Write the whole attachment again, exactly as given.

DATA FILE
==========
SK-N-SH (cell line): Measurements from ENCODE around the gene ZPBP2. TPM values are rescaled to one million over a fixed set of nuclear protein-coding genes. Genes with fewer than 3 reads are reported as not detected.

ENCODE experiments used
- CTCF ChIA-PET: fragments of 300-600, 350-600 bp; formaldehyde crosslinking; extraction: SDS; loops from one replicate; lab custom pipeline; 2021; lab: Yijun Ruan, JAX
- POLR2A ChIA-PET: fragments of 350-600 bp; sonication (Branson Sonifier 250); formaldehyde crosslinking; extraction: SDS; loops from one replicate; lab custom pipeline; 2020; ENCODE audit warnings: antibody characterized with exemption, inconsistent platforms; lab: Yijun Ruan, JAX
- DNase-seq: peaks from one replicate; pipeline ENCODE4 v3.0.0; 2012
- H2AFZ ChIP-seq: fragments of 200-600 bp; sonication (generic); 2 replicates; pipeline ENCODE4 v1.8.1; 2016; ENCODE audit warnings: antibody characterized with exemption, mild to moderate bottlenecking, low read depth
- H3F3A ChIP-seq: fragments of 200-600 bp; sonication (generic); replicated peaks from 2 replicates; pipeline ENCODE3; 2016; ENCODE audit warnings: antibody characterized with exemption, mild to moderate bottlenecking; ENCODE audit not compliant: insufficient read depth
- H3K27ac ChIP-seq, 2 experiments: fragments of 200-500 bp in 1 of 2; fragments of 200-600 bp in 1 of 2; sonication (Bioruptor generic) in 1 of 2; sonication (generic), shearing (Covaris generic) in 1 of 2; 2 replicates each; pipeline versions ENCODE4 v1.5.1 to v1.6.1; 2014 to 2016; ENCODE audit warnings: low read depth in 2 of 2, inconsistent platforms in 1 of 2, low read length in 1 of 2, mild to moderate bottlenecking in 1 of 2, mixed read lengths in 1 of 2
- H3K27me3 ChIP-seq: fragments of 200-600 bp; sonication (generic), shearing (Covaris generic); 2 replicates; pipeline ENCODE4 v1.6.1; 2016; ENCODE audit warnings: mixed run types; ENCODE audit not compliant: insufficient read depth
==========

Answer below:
SK-N-SH (cell line): Measurements from ENCODE around the gene ZPBP2. TPM values are rescaled to one million over a fixed set of nuclear protein-coding genes. Genes with fewer than 3 reads are reported as not detected.

ENCODE experiments used
- CTCF ChIA-PET: fragments of 300-600, 350-600 bp; formaldehyde crosslinking; extraction: SDS; loops from one replicate; lab custom pipeline; 2021; lab: Yijun Ruan, JAX
- POLR2A ChIA-PET: fragments of 350-600 bp; sonication (Branson Sonifier 250); formaldehyde crosslinking; extraction: SDS; loops from one replicate; lab custom pipeline; 2020; ENCODE audit warnings: antibody characterized with exemption, inconsistent platforms; lab: Yijun Ruan, JAX
- DNase-seq: peaks from one replicate; pipeline ENCODE4 v3.0.0; 2012
- H2AFZ ChIP-seq: fragments of 200-600 bp; sonication (generic); 2 replicates; pipeline ENCODE4 v1.8.1; 2016; ENCODE audit warnings: antibody characterized with exemption, mild to moderate bottlenecking, low read depth
- H3F3A ChIP-seq: fragments of 200-600 bp; sonication (generic); replicated peaks from 2 replicates; pipeline ENCODE3; 2016; ENCODE audit warnings: antibody characterized with exemption, mild to moderate bottlenecking; ENCODE audit not compliant: insufficient read depth
- H3K27ac ChIP-seq, 2 experiments: fragments of 200-500 bp in 1 of 2; fragments of 200-600 bp in 1 of 2; sonication (Bioruptor generic) in 1 of 2; sonication (generic), shearing (Covaris generic) in 1 of 2; 2 replicates each; pipeline versions ENCODE4 v1.5.1 to v1.6.1; 2014 to 2016; ENCODE audit warnings: low read depth in 2 of 2, inconsistent platforms in 1 of 2, low read length in 1 of 2, mild to moderate bottlenecking in 1 of 2, mixed read lengths in 1 of 2
- H3K27me3 ChIP-seq: fragments of 200-600 bp; sonication (generic), shearing (Covaris generic); 2 replicates; pipeline ENCODE4 v1.6.1; 2016; ENCODE audit warnings: mixed run types; ENCODE audit not compliant: insufficient read depth